'whatever it takes' to save the euro
If he doesn't deliver a suitably grand follow-up at that time investors - who have already 'bought the rumour' - will 'sell the fact', as Kathleen Brooks of Forex.com warns.
The obvious staging point for action to stem the rise in Spanish and Italian borrowing costs, which is leading to talk of full-scale bailouts, is when the ECB's governing council meets in Frankfurt to decide on policy on Thursday. Of three major central bank gatherings then and there week - the Bank of England and US Fed as well meet - the ECB is thought most likely to throw more support at markets, with the other two holding fire.
The re-activation of the SMP
The re-activation of the SMP, a scheme to buy troubled peripheral nations' sovereign bonds, seems to be the favourite. Economists reckon this could make a big splash in thin summer markets, bringing down peripheral bond yields. It's a temporary solution, buying time until a German court gives its verdict on the eurozone's 'ESM' bailout fund, the longer-term scheme which replaces the short-term ESFS bailout pot.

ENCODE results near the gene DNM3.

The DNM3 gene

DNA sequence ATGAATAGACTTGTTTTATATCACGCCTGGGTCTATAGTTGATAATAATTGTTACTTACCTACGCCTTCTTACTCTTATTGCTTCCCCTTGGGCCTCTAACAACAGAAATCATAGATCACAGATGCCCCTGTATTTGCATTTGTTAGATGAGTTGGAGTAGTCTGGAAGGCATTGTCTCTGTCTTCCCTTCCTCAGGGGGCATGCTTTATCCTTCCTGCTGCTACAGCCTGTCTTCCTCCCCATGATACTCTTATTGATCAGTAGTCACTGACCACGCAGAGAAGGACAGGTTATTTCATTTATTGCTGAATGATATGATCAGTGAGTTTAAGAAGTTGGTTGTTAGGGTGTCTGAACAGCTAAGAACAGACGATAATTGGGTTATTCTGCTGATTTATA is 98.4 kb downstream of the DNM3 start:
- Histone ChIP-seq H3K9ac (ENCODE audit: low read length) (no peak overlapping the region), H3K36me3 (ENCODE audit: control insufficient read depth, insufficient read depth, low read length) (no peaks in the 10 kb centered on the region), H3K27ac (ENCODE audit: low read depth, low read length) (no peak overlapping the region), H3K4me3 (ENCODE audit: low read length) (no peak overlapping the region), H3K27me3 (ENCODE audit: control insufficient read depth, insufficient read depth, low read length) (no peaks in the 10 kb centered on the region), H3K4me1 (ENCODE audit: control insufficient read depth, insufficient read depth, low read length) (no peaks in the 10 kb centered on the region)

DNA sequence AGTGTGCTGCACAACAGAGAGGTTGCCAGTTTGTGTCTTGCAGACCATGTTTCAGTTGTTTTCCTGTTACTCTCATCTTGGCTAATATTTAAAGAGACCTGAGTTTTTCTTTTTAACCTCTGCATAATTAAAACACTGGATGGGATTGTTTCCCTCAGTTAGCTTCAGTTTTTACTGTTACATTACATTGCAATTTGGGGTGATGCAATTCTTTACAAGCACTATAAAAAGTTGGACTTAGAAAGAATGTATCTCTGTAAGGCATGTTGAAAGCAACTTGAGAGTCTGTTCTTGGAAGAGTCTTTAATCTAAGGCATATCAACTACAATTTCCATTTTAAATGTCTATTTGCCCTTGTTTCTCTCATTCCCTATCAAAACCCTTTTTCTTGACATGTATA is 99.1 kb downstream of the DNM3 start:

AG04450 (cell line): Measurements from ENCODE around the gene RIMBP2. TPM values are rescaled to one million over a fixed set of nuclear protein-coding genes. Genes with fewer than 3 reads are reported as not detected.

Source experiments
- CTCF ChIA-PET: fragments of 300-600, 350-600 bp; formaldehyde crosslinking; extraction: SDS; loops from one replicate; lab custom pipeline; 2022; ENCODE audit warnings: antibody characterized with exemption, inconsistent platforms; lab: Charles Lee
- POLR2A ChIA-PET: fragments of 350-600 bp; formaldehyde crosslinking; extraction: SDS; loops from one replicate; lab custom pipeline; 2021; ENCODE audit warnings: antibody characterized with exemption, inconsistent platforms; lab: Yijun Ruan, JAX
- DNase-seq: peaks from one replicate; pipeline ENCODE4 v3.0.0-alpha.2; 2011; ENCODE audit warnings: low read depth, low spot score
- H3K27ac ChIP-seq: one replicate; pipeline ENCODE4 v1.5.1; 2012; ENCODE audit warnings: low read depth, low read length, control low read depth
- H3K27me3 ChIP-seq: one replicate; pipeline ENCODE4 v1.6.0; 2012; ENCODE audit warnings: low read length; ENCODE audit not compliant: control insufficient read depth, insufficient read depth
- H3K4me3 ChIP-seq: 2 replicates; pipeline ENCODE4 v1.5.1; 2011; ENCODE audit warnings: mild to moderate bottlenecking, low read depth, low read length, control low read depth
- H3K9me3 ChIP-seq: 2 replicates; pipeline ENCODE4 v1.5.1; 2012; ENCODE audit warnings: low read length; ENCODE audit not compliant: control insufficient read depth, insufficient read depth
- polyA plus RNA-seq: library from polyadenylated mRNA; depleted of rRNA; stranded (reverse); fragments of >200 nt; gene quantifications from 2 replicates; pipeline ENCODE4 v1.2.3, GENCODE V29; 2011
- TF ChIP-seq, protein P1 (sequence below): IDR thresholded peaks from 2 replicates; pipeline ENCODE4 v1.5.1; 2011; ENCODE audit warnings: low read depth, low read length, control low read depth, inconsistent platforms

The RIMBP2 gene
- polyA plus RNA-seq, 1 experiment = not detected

The SMP is a secondary market tool, buying up bonds that are already out there. Alternative measures would involve buying bonds straight from the governments issuing them at auction.
The EFSF/ESM funds could theoretically do this only they are running terribly short on cash. A QE scheme in the same fashion would have limited financial firepower. This is where the idea of granting the eurozone's bailout fund a banking licence comes in. That way it could borrow from the ECB and never run short of funds. Austria's central bank governor, Ewald Nowotny, gave markets a brief boost before this week when he hinted again at this plan, now Draghi has spoken against it. Aside from this, this wouldn't happen earlier the German court decision in September.
Or the ECB could encourage commercial banks to buy up bonds from governments. The LTRO scheme of cheap loans to banks - the biggest 'cash for trash' scheme in the world - is one way to do this, if it were to be given a third life. This is another politically fragile mechanism that comes with the added disadvantage that it maintains the poisonous tie between banks and governments.